Female F8B8D was captured in January of 2010 north of highway 299 and between Shasta and Trinity lakes. We deemed her a good candidate for translocation to Stirling because she appeared to have reproduced in the past and she was in good physical condition suggesting she was mature and good handle the stresses of being hauled off to a new landscape. Like all females in the first year of the translocation she was implanted with a VHF transmitter so that we could track her movements. After she cleared our disease protocols we translocated her to Stirling on January 10th and released her in a tributary of Butte Creek near where most of our year-1 fishers were released. I can tell you she didn’t stay there for very long and the next day I found her on the east side of the ridge in the West Branch of the Feather River. For the next 6 months we often found her on the ridge between these two drainages (see the map of her 2010 home range). Unfortunately, we could never confirm that she had kits, because she never stayed in a den tree for very long. We suspect this may have something to do with the timing of when she was released, but that is another story. In the middle part of the summer F8B8D started moving south towards Stirling city and in fact the final time we found her signal in 2010 she was just to the east of Stirling city. Unfortunately, we were never able to find her signal again and all indications were that the transmitter had failed in early August of 2010.

on the left is veterinarian extraordinaire Diana Clifford, along with ANF, examining fisher F8B8D prior to surgery to surgically implant a VHF transmitter on the right.

on the left is veterinarian extraordinaire Diana Clifford, along with ANF, examining fisher F8B8D prior to surgery to surgically implant a VHF transmitter on the right.




Estimated home range (black lines) of female F8B8D in 2010 as well as the location of her original release site (red star), last known location in 2010 (blue circle) and both recapture locations in the fall of 2013 (red circles). The green line is the access road used for setting and retrieving those traps.

Estimated home range (black lines) of female F8B8D in 2010 as well as the location of her original release site (red star), last known location in 2010 (blue circle) and both recapture locations in the fall of 2013 (red circles). The green line is the access road used for setting and retrieving those traps.

Since we lost track of F8B8D in 2010 I’ve often wondered about what became of her. Each time we’ve trapped she has been a female that I’ve specifically thought about and tried to places traps in her former home range and in places I thought she might have settled into. We never had any success catching her and frankly we’ve had very poor success trapping any female that we released in that first year. In fact, up until this fall we had only recaptured 1 other female from the year-1 cohort and that was back in the spring of 2011. In truth, I had resigned myself to the idea that those females were all dead or were just of the disposition to never be captured again. Of course, not knowing which of those two possibilities were true was a problem because we it left us without important information.

The recapture of F8B8D helps to answer a few of those questions. Or, at the least it gives us insight into what the truth really is. Most importantly, we know that some (at least one) females that were released in year 1 are still alive. Maybe there are more out there living in places that we released them and hopefully giving birth to new fishers that will help to maintain our young population. Now that F8B8D has been recaptured (twice now actually) and collared we can see what her current home range looks like and how it compares to the areas she was using in 2010. We can also see how other fishers have been responding to her current home range by studying their space-use in relationship to hers even while she went untracked. F8B8D was recaptured not too far from the last place we tracked her and so perhaps she has been living in that same area this entire time. We also learned that the implants that we gave these females can remain in them and have relatively little impact on them. Upon removal the transmitter was still intact and doesn’t appear to have done any internal damage. F8B8D was about the same body mass and condition as when we released her and that suggests that she has been making a reasonable living for herself since we released her. Based on her teat size we also think that F8B8D likely had kits in the past year and this demonstrates that the year-1 females are not only living but also reproducing. Now, it’s possible that this is the only year-1 female still alive, and we just don’t’ know for sure, but it is a positive sign.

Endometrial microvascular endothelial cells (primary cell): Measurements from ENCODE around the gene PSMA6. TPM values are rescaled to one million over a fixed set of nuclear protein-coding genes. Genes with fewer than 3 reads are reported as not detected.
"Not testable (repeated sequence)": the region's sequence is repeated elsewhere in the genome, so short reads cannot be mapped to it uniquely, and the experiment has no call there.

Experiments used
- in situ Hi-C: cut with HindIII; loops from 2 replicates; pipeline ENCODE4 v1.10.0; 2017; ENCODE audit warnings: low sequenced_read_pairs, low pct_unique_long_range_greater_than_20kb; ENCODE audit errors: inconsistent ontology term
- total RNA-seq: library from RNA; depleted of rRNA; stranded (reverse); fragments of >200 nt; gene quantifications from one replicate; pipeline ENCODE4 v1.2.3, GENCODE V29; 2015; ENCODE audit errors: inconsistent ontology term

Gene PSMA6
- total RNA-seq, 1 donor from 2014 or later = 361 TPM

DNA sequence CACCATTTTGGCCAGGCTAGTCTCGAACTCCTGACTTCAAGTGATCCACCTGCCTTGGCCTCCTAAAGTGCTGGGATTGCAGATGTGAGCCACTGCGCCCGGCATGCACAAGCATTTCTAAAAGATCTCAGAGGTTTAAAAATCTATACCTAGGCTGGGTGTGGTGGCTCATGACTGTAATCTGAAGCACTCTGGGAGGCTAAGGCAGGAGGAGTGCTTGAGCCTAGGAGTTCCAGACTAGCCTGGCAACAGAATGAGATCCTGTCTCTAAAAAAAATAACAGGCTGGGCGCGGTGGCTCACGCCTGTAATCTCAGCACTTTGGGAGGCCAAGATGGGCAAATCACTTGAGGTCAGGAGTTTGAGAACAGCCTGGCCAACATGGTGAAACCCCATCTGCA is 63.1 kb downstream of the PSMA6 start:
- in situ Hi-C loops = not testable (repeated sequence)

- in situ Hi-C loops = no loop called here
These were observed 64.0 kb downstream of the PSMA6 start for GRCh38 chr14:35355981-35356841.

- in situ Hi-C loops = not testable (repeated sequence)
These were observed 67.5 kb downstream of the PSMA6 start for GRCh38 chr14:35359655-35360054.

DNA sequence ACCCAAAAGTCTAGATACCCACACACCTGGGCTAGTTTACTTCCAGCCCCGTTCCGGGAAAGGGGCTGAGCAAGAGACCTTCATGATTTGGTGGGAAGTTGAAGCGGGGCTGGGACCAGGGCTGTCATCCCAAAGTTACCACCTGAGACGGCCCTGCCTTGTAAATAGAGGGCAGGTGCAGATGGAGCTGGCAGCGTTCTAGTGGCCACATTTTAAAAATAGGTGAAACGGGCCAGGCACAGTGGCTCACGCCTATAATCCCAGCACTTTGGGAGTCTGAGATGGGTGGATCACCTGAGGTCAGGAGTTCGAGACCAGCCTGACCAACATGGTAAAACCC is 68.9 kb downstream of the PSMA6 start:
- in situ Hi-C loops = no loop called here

The underside of Fisher F8B8D showing large teats, indicative of a female that gave birth in the past year. Note that her belly has been shaved so that the implanted transmitter can be surgically removed.

The underside of Fisher F8B8D showing large teats, indicative of a female that gave birth in the past year. Note that her belly has been shaved so that the implanted transmitter can be surgically removed.





Fisher F8B8D in a transportation box after surgery to remove her implant. She was also fit with a new collar, re-vaccinated for rabies and canine distemper, and her general condition assessed. Fishers can be released back into the wild  within a few hours after surgery without any obvious impacts to their well being or behavior.

Fisher F8B8D in a transportation box after surgery to remove her implant. She was also fit with a new collar, re-vaccinated for rabies and canine distemper, and her general condition assessed. Fishers can be released back into the wild within a few hours after surgery without any obvious impacts to their well being or long-term behavior.